Seattle was tops.  Read more about Seattle’s walkability ranking.

Eight additional communities received honorable mentions.

Walk Friendly Communities is a new, national recognition program developed to encourage towns and cities across the U.S. to make safer walking environments a priority. Regular readers know that I write a lot about walkability, because it expresses so many things we look for in sustainable places: health and fitness, a richness of destinations within walking distance, street connectivity, sidewalks, even a sense of community and place. A neighborhood or community whose residents, workers, and visitors find it useful, convenient, safe, and pleasant to walk, and do so regularly, is likely to be environmentally friendly in other ways as well.

The PBIC said in a press release that community leaders can learn best practices just by participating in the application process. Applicants use a web-based program that asks a comprehensive set of questions and provides communities with feedback and ideas for promoting pedestrian safety and activity. The questions examine engineering, education, encouragement, enforcement, evaluation, and planning. The Walk Friendly Community designation, awarded from bronze to platinum and modeled after the League of American Bicyclists’s “Bicycle Friendly Communities” designations, is given to applicants “that have demonstrated a commitment to improving and sustaining walkability and pedestrian safety through comprehensive programs, plans and policies.”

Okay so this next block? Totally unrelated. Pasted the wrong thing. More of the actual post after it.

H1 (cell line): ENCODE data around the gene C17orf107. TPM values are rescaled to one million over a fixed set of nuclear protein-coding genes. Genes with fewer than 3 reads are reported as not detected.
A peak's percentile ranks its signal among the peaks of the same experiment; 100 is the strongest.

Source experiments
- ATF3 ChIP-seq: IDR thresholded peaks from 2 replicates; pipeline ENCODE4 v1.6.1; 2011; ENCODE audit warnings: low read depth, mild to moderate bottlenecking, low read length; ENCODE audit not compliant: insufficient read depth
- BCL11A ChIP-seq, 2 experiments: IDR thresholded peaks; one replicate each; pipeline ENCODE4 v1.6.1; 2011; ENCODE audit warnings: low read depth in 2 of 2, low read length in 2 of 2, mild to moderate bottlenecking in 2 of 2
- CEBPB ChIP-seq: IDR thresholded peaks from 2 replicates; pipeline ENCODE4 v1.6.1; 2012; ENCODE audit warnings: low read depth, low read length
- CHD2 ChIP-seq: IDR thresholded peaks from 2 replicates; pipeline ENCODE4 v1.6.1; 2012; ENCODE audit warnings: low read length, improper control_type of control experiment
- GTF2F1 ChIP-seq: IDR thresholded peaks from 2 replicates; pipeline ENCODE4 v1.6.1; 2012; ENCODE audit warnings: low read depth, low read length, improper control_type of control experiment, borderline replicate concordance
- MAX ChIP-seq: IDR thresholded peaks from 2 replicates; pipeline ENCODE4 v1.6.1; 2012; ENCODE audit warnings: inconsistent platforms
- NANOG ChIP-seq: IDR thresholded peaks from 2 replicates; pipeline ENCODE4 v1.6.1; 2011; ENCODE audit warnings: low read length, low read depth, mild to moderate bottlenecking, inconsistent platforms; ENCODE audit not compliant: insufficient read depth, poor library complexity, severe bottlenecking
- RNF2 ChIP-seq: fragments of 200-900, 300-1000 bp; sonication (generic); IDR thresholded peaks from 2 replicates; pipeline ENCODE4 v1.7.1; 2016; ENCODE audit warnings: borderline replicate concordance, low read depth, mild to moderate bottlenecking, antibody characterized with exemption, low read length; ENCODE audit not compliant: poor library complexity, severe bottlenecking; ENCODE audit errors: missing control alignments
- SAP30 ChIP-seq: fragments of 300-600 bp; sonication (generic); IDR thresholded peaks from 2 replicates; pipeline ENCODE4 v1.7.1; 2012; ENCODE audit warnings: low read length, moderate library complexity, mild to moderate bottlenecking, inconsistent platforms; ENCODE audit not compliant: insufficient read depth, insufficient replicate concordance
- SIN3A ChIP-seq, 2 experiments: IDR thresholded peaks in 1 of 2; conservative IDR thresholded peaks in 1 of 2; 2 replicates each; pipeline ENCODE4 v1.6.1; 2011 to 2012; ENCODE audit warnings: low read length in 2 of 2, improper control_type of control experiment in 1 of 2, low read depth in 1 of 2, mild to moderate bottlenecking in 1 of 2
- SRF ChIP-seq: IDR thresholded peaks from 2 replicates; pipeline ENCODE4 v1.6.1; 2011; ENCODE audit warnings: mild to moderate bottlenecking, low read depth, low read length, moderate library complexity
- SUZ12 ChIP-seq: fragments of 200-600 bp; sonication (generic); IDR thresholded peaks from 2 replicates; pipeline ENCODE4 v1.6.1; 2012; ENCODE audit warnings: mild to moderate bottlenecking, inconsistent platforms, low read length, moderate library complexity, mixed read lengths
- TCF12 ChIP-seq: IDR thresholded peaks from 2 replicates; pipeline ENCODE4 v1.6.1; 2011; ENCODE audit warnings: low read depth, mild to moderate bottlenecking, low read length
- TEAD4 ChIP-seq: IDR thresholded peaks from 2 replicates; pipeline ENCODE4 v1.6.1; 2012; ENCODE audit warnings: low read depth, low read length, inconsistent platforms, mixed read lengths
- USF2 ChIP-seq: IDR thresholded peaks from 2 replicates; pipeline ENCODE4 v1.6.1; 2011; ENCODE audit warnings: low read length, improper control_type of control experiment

I should note that the list of honorees emphasizes places that are making commendable policy efforts to encourage walking (and that applied for the recognition), rather than communities that are more organically hospitable to walking. Boston and Washington, for example, which have the nation’s highest walking mode shares for commuters, are not on the list. That’s okay with me—we need a program that recognizes policy.